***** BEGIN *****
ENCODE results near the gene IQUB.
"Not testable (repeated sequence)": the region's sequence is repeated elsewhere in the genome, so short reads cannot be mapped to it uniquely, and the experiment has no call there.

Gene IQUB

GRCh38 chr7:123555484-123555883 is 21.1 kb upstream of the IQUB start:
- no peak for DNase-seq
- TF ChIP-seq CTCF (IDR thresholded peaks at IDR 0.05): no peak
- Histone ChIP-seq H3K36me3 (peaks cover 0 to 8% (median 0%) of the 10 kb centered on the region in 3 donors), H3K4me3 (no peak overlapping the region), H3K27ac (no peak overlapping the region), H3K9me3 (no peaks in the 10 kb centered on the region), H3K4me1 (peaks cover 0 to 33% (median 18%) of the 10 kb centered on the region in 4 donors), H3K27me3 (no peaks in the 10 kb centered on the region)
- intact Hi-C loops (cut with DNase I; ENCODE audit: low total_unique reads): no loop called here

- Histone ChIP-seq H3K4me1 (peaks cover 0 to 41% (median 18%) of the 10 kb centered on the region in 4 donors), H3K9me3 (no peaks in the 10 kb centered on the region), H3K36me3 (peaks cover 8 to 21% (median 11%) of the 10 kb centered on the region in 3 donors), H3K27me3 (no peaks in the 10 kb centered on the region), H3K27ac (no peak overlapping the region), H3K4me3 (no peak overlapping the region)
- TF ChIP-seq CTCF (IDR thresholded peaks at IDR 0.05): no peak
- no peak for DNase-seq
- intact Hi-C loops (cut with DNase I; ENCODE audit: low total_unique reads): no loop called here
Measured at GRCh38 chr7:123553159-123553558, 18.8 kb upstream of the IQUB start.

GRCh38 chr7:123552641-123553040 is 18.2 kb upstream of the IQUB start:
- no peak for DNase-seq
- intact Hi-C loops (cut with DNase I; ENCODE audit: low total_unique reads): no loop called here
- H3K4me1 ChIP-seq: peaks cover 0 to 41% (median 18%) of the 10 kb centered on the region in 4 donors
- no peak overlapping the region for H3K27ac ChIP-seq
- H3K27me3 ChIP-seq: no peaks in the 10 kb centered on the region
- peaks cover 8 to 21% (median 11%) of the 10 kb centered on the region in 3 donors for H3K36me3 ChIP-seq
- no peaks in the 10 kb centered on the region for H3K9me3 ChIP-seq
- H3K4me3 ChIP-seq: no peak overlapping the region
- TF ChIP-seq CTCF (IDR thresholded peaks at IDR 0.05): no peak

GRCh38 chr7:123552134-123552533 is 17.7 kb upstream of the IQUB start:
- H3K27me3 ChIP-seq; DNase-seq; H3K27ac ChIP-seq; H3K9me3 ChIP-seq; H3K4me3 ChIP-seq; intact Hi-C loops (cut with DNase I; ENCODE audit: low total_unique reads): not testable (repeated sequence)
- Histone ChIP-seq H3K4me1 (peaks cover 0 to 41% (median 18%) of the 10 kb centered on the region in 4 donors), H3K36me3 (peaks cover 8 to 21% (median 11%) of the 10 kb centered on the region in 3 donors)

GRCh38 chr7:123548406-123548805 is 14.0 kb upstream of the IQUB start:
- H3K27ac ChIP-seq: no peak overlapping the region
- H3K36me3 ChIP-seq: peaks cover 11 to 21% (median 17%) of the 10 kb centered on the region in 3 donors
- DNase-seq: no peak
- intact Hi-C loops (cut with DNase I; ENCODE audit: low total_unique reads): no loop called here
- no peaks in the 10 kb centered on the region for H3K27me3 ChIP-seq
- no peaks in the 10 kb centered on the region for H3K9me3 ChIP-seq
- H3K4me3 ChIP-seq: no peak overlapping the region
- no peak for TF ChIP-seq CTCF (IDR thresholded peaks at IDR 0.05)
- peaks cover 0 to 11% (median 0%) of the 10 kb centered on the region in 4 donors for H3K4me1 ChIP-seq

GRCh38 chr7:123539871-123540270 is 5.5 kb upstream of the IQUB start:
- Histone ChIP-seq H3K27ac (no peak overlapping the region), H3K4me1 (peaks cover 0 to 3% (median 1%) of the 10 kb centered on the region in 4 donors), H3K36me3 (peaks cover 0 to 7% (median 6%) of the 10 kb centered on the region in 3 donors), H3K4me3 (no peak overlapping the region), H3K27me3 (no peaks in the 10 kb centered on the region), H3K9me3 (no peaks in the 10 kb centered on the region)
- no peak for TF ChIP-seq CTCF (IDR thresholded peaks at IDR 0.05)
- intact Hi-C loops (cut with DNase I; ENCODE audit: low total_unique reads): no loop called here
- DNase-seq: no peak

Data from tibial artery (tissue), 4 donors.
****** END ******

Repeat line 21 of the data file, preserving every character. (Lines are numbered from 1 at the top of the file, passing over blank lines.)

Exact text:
- no peaks in the 10 kb centered on the region for H3K9me3 ChIP-seq